What happens when you introduce a new species to a well-oiled machine of an already established ecosystem? That seems to be the question The Missionaries sets out to answer. Written by Owen Stanley, and published by Castalia House, it is a satire with a particularly strong take on the practices of the UN and its pencil pushers. To say that it is a joy to read would be a lie. The Missionaries is much more than that. It is a wild ride of emotions where it is perfectly normal to go from outrageously funny to something ludicrously horrific on a moment’s notice.
When you already think to yourself, wait that couldn’t be, it reminds you of some old news that didn’t even phase you at the time. That’s what makes The Missionaries stand out. The book takes you away from the story, and actually forces you to ponder on what you’ve read. First, because it seems too crazy, but only when you realize that events that took place in the book, have already taken place in reality one way or the other you can accept that it is not farfetched. It truly follows the age-old diction, that it is fiction that follows the reality, and not the other way around.
The story takes place on a fictional island close to Australia, populated by indigenous tribes, and of no interest to the rest of the world. That is until the UN decides it is time to bring “civilization”, and with it, it’s pinnacle of modernity in form of democracy, to the “poor savages” inhabiting the island. The old governor of the island ran the place without much problems for years, he knew how the indigenous people operated, and he acted in accordance with their creeds, respecting their beliefs and customs. At the beginning, the governor is amused by the appointed head’s sanctimonious behavior, but he realizes that the newcomers do not really understand what they are doing. In fact, they are just chasing wild theories trying to make them a reality. His attitude changes in turn.
At times a satire, at times a tragicomedy, The Missionaries examines some of the most pertinent themes haunting our time, if not our everyday life. What comes to my mind is a thought from C.S. Lewis’s Essay on Theology where he says:
“Of all tyrannies, a tyranny sincerely exercised for the good of its victims may be the most oppressive. It would be better to live under robber barons than under omnipotent moral busybodies. The robber baron’s cruelty may sometimes sleep, his cupidity may at some point be satiated; but those who torment us for our own good will torment us without end for they do so with the approval of their own conscience. They may be more likely to go to Heaven yet at the same time likelier to make a Hell of earth. This very kindness stings with intolerable insult. To be “cured” against one’s will and cured of states which we may not regard as disease is to be put on a level of those who have not yet reached the age of reason or those who never will; to be classed with infants, imbeciles, and domestic animals.”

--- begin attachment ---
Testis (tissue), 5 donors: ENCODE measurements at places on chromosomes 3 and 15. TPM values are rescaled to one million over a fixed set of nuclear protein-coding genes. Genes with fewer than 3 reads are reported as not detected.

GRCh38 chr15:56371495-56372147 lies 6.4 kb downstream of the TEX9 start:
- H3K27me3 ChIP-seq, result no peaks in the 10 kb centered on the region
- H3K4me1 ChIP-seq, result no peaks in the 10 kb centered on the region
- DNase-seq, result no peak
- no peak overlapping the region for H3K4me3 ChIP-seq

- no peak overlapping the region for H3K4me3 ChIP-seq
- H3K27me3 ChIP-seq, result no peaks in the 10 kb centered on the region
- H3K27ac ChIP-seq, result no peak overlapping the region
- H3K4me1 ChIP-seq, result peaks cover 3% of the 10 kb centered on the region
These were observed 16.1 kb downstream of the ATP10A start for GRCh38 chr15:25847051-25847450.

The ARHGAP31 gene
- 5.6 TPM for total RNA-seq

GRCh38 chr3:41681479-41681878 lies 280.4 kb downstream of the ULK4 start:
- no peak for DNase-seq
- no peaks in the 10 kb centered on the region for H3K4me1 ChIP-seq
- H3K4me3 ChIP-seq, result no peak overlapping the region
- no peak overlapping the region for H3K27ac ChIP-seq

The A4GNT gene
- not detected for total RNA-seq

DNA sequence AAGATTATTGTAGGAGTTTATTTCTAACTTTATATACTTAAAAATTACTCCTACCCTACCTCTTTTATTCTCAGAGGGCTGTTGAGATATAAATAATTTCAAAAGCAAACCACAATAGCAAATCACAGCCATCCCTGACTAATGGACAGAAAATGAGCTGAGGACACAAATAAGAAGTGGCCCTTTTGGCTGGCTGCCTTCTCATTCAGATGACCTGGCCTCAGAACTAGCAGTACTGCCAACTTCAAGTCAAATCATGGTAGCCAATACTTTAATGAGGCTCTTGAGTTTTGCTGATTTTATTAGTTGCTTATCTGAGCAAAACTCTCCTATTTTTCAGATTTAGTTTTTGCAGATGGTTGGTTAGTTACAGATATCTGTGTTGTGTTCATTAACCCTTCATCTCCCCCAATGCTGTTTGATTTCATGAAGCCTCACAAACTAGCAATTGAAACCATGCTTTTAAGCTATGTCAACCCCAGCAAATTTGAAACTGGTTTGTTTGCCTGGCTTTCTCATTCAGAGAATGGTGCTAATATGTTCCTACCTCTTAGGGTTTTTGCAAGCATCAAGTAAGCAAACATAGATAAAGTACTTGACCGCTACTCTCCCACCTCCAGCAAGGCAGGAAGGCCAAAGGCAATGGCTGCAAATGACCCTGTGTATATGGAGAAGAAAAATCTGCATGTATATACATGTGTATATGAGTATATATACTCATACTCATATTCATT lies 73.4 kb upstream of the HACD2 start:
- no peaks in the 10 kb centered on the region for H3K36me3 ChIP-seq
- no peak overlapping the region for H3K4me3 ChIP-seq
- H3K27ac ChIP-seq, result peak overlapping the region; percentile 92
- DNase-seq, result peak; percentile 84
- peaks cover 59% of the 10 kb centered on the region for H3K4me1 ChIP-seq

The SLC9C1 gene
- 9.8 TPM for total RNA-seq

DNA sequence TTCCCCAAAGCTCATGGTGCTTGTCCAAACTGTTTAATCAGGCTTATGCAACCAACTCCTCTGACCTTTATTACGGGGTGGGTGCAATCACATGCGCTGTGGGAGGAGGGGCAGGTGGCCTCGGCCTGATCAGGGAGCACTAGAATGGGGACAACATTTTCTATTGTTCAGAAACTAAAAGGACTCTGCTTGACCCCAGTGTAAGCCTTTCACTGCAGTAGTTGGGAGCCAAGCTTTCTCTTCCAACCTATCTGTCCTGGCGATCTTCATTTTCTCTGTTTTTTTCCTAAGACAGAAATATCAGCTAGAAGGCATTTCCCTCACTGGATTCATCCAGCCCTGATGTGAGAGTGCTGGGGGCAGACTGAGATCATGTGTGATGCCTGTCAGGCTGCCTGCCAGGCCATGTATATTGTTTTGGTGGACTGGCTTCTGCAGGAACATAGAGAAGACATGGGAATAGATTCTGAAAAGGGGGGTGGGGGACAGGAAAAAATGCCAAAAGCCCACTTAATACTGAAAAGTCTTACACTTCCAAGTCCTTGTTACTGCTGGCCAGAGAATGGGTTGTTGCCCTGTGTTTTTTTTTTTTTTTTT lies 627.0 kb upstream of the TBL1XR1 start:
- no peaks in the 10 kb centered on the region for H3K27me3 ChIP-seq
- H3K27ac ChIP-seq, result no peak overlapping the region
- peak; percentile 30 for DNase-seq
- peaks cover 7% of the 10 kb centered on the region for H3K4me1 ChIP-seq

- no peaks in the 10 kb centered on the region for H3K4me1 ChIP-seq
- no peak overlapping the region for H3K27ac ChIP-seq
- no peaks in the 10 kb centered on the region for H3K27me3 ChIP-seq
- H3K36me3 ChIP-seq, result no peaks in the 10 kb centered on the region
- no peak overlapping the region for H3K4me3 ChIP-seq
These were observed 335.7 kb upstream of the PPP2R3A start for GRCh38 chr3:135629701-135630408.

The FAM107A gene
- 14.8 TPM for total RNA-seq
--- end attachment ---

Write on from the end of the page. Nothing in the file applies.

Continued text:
This thought in my mind epitomizes the entire story of The Missionaries. The old governor is a robber baron in all but name, and the tribes love him for it. The UN missionaries, on the other hand, just moral busybodies who promise rivers of milk and honey, without ever considering that those tribes do not understand rivers of milk and honey to be just a figure of speech.
What happens when those classed with infants, imbeciles, and domestic animals do not understand that by an outsider’s standards they need to be cured, while they themselves do not know how to tell them they could just as well be left alone? What happens when those moral busybodies are not omnipotent, but instead purposefully ignorant of reality? What happens when they are met with a stark disappointment of the gifts that were promised but never received? When does political correctness go too far? All of the above are the questions The Missionaries deals with while keeping the reader amused, and interested in the story itself.
You can find The Missionaries in digital form on Amazon for $4.99, which, staying true to the double-edged spirit of the book, you can interpret as a bargain, or a robbery (of the author). I like to think that the book is worth every cent of it, I’d even pay double for it if I could. It is one of the few gems of contemporary satire taking a swing at things most other people would rather leave at peace, lest they offend someone.
by; Ivan Šokić